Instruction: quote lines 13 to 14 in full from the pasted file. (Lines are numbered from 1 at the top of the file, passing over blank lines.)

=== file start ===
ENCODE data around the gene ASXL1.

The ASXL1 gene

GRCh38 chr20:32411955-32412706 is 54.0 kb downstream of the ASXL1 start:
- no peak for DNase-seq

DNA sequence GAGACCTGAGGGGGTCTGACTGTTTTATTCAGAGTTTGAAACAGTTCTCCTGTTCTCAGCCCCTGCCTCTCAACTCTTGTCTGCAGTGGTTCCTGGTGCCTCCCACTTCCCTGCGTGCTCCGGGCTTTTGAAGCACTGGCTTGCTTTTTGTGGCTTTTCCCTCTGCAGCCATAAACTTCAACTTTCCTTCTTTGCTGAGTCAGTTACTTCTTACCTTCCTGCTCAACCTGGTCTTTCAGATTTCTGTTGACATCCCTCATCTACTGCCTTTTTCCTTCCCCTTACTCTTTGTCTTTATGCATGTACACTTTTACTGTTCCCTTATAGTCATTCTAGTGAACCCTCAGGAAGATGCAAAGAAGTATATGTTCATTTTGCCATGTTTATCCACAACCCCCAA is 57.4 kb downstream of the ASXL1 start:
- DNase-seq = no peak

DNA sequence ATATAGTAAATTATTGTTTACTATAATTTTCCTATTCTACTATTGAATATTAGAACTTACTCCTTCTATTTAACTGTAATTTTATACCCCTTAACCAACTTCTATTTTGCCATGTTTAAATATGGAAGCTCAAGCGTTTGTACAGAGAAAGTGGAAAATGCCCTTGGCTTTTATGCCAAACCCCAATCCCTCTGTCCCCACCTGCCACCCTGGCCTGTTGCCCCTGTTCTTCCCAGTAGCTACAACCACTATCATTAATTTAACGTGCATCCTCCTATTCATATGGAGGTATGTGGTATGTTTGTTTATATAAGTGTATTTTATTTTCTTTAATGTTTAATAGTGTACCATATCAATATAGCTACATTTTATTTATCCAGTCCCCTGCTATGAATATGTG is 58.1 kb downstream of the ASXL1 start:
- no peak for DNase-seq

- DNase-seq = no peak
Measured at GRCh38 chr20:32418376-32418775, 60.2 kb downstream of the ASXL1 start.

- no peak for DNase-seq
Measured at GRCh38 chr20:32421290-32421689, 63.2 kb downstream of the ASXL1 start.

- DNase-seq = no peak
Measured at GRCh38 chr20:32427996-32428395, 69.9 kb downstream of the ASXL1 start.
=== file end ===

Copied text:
- DNase-seq = no peak
Measured at GRCh38 chr20:32427996-32428395, 69.9 kb downstream of the ASXL1 start.